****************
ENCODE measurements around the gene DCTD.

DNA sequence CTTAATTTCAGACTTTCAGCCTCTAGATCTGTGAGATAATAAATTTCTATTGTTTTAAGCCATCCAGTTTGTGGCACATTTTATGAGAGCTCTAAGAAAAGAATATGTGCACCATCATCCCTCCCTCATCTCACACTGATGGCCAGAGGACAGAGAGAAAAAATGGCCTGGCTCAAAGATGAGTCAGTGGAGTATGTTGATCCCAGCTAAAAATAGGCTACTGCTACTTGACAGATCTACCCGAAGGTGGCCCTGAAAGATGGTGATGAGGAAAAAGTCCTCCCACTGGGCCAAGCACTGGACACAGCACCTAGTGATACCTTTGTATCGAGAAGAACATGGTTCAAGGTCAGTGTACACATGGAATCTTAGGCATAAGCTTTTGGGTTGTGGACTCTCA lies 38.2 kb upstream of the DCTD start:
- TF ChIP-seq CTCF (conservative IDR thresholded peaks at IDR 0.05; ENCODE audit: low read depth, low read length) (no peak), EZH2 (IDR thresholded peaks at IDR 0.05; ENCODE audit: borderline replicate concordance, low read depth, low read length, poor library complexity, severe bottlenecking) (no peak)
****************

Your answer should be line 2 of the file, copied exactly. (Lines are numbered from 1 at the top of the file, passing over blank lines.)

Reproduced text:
DNA sequence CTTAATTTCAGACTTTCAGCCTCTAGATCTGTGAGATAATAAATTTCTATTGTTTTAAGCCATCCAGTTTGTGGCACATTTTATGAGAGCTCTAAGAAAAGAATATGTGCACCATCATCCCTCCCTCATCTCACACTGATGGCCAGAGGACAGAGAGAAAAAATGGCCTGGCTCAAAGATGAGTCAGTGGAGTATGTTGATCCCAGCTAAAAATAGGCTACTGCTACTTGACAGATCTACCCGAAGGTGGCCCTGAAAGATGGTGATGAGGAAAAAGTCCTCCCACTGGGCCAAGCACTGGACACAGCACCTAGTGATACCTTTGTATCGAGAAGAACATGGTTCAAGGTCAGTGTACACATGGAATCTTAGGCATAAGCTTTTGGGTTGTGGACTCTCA lies 38.2 kb upstream of the DCTD start: